According to previous studies conducted in both humans and animals, changes in GM can occur rapidly, even within a few hours. These changes alter the functions of microorganisms and are usually characterized by a decrease in diversity and a higher F/B ratio [15], which may lead to chronic metabolic diseases. A well-studied case is the relationship between GM of newborns and gestational diabetes mellitus [20]. Other clinical and preclinical studies have shown that the presence of some bacteria belonging to the Proteobacteria phylum, such as Escherichia coli, Helicobacter pylori and Salmonella enterica, can be associated with colon inflammation and colorectal cancer [1]. On the contrary, there is evidence that the depletion of some species in GM, such as Faecalibacterium prausnitzii, might be related to the development of IBD [21].
Both the standard nutrient intake and severe dietary changes affect the composition and structure of GM. Diet-induced dysbiosis is a contributing factor to the development of diseases such as allergy, type 2 diabetes, cardiovascular disorders, IBD, Crohn’s disease, ulcerative colitis, irritable bowel syndrome, nonalcoholic fatty liver disease and colorectal cancer [3,22,23,24,25,26,27,28]. However, as recent studies suggest, nutritional interventions can also modify the composition of GM in a positive manner, reducing the development of pathologies associated with inflammation such as intestinal diseases, rheumatoid arthritis, asthma and acne [29,30,31]. Short-term dietary interventions in healthy humans produce rapid and statistically significant alterations in the composition of GM, although their effects are less relevant in terms of species variability [32].
Dietary strategies conducted with prebiotics and probiotics are able to modulate the composition and functionality of the human GM [33]. Other dietary habits, such as high consumption of fruits and vegetables, can also significantly improve the biodiversity of GM because of their high content in bioactive phytochemicals [11,34]. Phytochemicals are natural compounds produced by plants to help them to resist fungi, bacteria and plant virus infections and also to avoid their consumption by insects or other animals [35]. The most common found in foods are polyphenols, carotenoids, phytosterols, alkaloids, glucosinolates, terpenes and organosulfur compounds (OSCs) [36]. As shown in Figure 1, phytochemicals may also affect the composition and structure of GM, and consequently impact the host metabolism, inflammatory response or development of infections.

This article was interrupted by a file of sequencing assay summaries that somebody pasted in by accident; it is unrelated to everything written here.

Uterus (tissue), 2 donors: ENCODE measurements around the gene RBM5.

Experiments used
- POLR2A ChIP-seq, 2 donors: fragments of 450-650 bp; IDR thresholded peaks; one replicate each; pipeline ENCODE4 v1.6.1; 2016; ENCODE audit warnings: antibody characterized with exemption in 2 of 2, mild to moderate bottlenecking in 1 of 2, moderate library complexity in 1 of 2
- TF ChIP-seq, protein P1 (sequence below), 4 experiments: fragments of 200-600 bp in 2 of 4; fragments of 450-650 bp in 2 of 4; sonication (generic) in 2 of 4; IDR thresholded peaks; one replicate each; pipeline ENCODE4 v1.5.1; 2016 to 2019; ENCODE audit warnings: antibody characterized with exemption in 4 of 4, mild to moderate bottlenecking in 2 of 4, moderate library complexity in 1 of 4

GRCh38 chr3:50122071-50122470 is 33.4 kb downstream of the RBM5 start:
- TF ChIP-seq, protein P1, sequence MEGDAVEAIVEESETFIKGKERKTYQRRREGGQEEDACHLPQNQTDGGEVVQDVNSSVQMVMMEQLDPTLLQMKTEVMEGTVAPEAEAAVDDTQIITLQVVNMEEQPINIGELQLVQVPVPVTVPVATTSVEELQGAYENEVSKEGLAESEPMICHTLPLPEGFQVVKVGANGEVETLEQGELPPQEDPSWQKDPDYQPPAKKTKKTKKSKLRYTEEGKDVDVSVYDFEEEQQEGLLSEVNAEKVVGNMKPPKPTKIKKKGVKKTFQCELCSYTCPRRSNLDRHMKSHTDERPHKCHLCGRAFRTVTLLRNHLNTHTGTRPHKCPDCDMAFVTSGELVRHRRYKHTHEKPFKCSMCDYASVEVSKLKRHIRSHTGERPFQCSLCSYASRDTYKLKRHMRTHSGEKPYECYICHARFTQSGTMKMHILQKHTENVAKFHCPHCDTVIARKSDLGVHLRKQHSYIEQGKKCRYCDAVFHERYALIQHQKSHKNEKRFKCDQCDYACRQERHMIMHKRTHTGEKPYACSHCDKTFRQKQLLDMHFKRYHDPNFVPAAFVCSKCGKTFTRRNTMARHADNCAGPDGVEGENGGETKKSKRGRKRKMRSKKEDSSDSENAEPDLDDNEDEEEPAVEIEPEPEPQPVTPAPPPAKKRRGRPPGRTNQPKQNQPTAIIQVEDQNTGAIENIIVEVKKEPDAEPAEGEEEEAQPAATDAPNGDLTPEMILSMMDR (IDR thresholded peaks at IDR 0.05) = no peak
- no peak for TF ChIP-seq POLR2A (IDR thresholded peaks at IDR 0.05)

The GM plays a key role in the general health condition, having a symbiotic relationship with the host with a direct influence on numerous diseases [29,37] (Figure 1). The immune system influences the proliferation and colonisation of certain microorganisms in intestinal microbiota through the production of immunoglobulins or cytokines [38]. In addition, GM regulates host metabolism, immunity and stimulation of the central nervous system [39,40]. The microorganisms of GM transform the components of the food ingested through fermentative processes, producing metabolites that can be beneficial or harmful [18]. These metabolites, in combination with other compounds present in food, modulate the host’s immune system. Reciprocally, some components of the diet can modulate the composition and functional capacity of GM, inducing the growth of probiotic bacteria [41]. In this way, diet can severely influence immunity and the progress of a possible host infection, altering the diversity, abundance and functions of GM [11,42] (Figure 1).
In recent literature, it can be found how prebiotics, probiotics or phytochemicals influence various pathologies, thus achieving an important therapeutic strategy for the prevention and treatment of human diseases [43,44]. In particular, dietary fibre and phytochemicals can change the composition of GM, inhibiting the growth of pathogens and increasing the population of beneficial bacteria. These bacteria produce some metabolites, such as short-chain fatty acids, which further modify the intestinal environment, improving glycaemic control, lipid profile and inflammation [15,45]. Phytochemicals have been shown to be capable of modulating GM in a few days after their inclusion in carefully controlled diets [1,35]. Although several studies have reported phytochemical-induced GM alterations, much remains to be investigated on the molecular mechanisms and interactions between the gut bacteria involved [35,46]. However, some clinically controlled dietary interventions have studied the effect of these compounds on the human GM, showing a positive influence on the health of the study subjects [17]. Although the most studied phytochemicals are polyphenols, other plant-derived compounds, such as OSCs from Allium vegetables, have also shown a significant potential effect to modify the composition of bacterial communities [47,48,49,50].